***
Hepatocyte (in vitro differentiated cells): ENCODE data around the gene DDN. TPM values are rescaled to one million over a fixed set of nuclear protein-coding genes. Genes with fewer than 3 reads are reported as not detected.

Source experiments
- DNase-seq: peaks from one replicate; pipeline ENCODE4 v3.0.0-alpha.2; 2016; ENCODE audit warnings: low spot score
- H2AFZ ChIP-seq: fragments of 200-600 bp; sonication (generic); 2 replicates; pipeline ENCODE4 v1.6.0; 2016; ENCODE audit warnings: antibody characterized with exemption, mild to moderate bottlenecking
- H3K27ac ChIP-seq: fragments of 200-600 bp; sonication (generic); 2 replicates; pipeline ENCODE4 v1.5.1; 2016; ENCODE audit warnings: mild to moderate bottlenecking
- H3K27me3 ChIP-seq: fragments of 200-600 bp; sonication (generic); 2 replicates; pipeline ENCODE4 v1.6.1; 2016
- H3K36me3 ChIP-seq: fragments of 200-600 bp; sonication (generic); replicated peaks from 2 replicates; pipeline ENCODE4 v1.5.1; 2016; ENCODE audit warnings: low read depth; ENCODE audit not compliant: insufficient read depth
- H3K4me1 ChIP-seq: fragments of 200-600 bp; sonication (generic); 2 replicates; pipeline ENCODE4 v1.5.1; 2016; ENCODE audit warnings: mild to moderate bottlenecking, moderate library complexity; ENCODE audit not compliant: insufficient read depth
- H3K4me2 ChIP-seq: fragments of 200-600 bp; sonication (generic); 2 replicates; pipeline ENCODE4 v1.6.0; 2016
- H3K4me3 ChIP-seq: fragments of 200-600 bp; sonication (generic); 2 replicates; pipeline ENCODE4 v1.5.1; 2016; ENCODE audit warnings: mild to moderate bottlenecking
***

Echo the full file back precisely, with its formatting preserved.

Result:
Hepatocyte (in vitro differentiated cells): ENCODE data around the gene DDN. TPM values are rescaled to one million over a fixed set of nuclear protein-coding genes. Genes with fewer than 3 reads are reported as not detected.

Source experiments
- DNase-seq: peaks from one replicate; pipeline ENCODE4 v3.0.0-alpha.2; 2016; ENCODE audit warnings: low spot score
- H2AFZ ChIP-seq: fragments of 200-600 bp; sonication (generic); 2 replicates; pipeline ENCODE4 v1.6.0; 2016; ENCODE audit warnings: antibody characterized with exemption, mild to moderate bottlenecking
- H3K27ac ChIP-seq: fragments of 200-600 bp; sonication (generic); 2 replicates; pipeline ENCODE4 v1.5.1; 2016; ENCODE audit warnings: mild to moderate bottlenecking
- H3K27me3 ChIP-seq: fragments of 200-600 bp; sonication (generic); 2 replicates; pipeline ENCODE4 v1.6.1; 2016
- H3K36me3 ChIP-seq: fragments of 200-600 bp; sonication (generic); replicated peaks from 2 replicates; pipeline ENCODE4 v1.5.1; 2016; ENCODE audit warnings: low read depth; ENCODE audit not compliant: insufficient read depth
- H3K4me1 ChIP-seq: fragments of 200-600 bp; sonication (generic); 2 replicates; pipeline ENCODE4 v1.5.1; 2016; ENCODE audit warnings: mild to moderate bottlenecking, moderate library complexity; ENCODE audit not compliant: insufficient read depth
- H3K4me2 ChIP-seq: fragments of 200-600 bp; sonication (generic); 2 replicates; pipeline ENCODE4 v1.6.0; 2016
- H3K4me3 ChIP-seq: fragments of 200-600 bp; sonication (generic); 2 replicates; pipeline ENCODE4 v1.5.1; 2016; ENCODE audit warnings: mild to moderate bottlenecking